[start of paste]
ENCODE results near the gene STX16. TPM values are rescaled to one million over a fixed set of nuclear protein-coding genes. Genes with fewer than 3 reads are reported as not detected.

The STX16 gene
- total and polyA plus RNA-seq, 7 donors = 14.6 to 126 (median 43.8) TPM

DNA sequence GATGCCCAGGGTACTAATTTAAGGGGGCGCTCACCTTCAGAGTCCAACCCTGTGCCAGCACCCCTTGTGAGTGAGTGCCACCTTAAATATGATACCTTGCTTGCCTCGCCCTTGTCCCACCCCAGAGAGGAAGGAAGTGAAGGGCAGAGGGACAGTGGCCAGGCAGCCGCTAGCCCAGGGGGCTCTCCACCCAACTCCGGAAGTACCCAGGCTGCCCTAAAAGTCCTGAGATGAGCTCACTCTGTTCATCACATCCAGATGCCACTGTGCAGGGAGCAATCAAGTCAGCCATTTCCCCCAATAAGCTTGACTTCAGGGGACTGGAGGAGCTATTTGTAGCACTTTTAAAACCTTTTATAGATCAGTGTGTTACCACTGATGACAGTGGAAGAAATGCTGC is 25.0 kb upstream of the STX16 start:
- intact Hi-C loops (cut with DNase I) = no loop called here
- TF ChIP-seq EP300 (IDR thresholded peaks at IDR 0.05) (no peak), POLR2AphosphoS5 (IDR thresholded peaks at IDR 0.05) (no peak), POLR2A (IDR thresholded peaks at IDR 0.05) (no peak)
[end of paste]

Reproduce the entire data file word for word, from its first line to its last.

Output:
ENCODE results near the gene STX16. TPM values are rescaled to one million over a fixed set of nuclear protein-coding genes. Genes with fewer than 3 reads are reported as not detected.

The STX16 gene
- total and polyA plus RNA-seq, 7 donors = 14.6 to 126 (median 43.8) TPM

DNA sequence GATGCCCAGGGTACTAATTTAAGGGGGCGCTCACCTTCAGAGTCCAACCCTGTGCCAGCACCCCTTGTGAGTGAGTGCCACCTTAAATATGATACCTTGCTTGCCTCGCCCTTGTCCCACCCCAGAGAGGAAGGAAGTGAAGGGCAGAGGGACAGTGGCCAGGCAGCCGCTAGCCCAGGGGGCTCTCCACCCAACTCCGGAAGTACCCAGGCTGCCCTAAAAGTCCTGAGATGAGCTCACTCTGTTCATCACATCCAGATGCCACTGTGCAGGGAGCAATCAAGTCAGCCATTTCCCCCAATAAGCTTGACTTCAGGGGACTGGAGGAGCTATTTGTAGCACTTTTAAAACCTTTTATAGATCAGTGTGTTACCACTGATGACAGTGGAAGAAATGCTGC is 25.0 kb upstream of the STX16 start:
- intact Hi-C loops (cut with DNase I) = no loop called here
- TF ChIP-seq EP300 (IDR thresholded peaks at IDR 0.05) (no peak), POLR2AphosphoS5 (IDR thresholded peaks at IDR 0.05) (no peak), POLR2A (IDR thresholded peaks at IDR 0.05) (no peak)